I have tried to be honest and open with friends and family who I value, love and trust. When people say unkind, hurtful, shame-promoting things, it causes me to put up a few walls or privacy fences. Outsiders. You can see in, but not all the way. You may hear the laughter and even smell the smoke from the grill. But, you have to earn your way into my backyard. All you have to do is genuinely care, show a little sympathy, not to be confused with pity, and bring your curiosity. I welcome your questions, your thoughts, and your opinions if they come from a place of love. Please don’t stare at me that way when I tell you. Don’t let your eyes go from looking at mine to looking below my waist. I can hide a lot of things, if I want to. Especially from people like you. I do it everyday. Because, in this world, we can be cruel and unkind and insensitive to people, especially when we don’t know what they have endured. Or we don’t understand. Or we don’t choose to understand. Or we don’t care. Just imagine me as your sister, your mother, your wife, or your favorite person in the whole world. Then, think what you would say and how you would say it.
I haven’t always been so confident and loud, but something changed in me. I rather unexpectedly and miraculously gave birth to these three precious, kind-hearted and fully accepting little sons. They have only known me one way, with an ileostomy, a bag. No other way. I am their mom who has loved them from the first glimpse of the positive pregnancy tests. I’m pretty sure that they would have accepted me, from birth, had a looked like a dump truck, a wicked witch, or a strange monster. Afterall, it’s not what you look like, it’s how you love. Kids get that, and they live that way, until we, adults, change them. I love my boys in a most enormous, breath-taking, go-to-great-lengths-to-protect them sort of way. They think I am pretty awesome, and that’s a big deal. The biggest deal. They say things bluntly, honestly, matter-of-factly, and innocently, like:
“Boys have a penis. Girls have a bag.”
I want to laugh and cry at the same time. It’s normal, universal to them. They don’t care. They don’t judge. They are patient and compassionate with me. They never have made me feel ashamed of something I didn’t really choose to have. They love me to the moon and back every single day of the week. And to all of the stars too. They accept me for who I am, not what I look like on the outside. They make me so proud that I made the choice to live. Truly live. With a bag.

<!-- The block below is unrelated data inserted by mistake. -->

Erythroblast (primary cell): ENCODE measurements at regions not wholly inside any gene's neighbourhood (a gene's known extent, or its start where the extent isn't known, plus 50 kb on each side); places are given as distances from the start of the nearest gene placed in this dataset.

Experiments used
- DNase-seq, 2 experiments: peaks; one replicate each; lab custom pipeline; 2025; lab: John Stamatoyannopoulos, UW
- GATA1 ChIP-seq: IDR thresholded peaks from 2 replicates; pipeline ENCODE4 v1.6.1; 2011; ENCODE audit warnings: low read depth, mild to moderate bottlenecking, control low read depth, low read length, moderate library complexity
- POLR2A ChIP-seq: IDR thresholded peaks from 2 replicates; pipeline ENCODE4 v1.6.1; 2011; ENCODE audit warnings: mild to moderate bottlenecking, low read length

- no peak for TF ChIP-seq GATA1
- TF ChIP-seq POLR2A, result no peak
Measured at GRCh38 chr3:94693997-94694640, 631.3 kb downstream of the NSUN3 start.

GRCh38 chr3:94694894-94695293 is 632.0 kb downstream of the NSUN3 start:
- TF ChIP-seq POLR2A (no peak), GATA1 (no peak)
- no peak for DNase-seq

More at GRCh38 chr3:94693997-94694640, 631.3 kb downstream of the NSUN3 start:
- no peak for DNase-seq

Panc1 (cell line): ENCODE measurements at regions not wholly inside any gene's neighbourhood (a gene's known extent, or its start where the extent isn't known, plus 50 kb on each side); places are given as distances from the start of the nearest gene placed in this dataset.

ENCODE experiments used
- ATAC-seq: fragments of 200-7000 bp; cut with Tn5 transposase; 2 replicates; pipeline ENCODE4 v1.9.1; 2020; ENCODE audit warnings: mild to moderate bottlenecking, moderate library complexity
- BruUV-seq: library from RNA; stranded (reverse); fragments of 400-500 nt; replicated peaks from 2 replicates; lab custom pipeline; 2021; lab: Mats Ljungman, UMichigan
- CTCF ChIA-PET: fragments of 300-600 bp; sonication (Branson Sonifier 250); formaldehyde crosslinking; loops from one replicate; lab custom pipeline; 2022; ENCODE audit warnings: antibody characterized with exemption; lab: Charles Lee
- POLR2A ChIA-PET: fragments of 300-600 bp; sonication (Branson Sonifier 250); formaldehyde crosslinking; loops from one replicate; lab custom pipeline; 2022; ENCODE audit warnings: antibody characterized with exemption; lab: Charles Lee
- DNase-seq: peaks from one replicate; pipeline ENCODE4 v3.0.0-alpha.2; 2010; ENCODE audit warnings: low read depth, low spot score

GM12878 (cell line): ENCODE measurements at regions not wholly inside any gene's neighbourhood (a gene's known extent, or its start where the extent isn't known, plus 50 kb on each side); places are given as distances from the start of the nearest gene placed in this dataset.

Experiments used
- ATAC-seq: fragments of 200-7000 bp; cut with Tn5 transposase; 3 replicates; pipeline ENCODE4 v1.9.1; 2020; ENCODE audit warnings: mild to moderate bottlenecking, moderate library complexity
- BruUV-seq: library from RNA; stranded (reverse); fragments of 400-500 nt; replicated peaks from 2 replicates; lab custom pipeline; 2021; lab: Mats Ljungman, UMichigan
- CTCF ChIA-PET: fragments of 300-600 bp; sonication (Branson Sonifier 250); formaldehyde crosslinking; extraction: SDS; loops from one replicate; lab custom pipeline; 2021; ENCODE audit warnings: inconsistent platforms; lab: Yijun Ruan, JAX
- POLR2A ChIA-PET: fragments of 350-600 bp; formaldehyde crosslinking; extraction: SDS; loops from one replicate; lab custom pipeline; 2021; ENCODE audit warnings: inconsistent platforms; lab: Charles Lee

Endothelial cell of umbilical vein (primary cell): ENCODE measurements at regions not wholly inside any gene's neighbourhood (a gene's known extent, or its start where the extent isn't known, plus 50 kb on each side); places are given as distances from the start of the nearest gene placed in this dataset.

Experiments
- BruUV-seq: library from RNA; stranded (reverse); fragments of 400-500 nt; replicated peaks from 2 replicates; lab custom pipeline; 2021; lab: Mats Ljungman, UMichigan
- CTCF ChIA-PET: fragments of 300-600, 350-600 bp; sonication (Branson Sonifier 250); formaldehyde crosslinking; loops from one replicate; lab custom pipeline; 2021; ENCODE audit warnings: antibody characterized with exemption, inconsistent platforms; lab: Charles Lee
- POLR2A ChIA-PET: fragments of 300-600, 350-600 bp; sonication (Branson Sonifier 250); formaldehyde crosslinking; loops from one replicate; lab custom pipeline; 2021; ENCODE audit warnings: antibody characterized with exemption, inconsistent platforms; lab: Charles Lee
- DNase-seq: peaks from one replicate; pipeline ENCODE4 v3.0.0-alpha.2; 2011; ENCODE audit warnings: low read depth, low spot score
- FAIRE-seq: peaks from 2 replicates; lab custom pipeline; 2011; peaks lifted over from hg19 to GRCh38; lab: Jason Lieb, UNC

It can be hard sometimes. Some days, I hate this bag. I blame this bag. I resent this bag. Some moments. Those moments don’t begin to compare to the gratitude, joy and love I embrace the rest of the time. Life is completely worth it. And if I can encourage you to think of a little boy’s mama or a friend that you love, before you speak and beg you to choose your words more gently, than it is worth it for me to put myself out there. My whole self. I am confidant that there are scared and insecure girls, women, boys and men out there. Wondering, hoping, praying that they will be accepted. Bag and all.
I happen to know these three spunky blonde-haired boys who would set you straight pretty fast if you tried to say any thing negative about their mama. Or her bag. And they’re only 6, 6, and 3 years old. You don’t want to get their daddy involved either. He happens to like me a lot too. He may just think I’m the most beautiful woman, inside and out, that he’s ever known. Bag or not.
You see, it’s never been about what I look like on the outside to the people who really matter. My dad sat next to me on my hospital bed and said it best when I felt completely defeated, exhausted and scared as an invincible teenager, “If somebody is not going to love you for having a bag, then that person doesn’t deserve to be a part of your life.”
I try to remind myself of this oddly disguised gift. A built-in people filtering system, installed numerous times by several of the kindest and smartest surgeons. It’s not Coach, Kate Spade or even Prada, it cost even more. I owe my life to this bag. I will have it forever. And most days, it’s for better. Not for worse. And even on those “worse” days, having people who care and authentically, whole-heartedly love me helps me get through. And reminds me that life will always, always be worth carrying an extra bag around.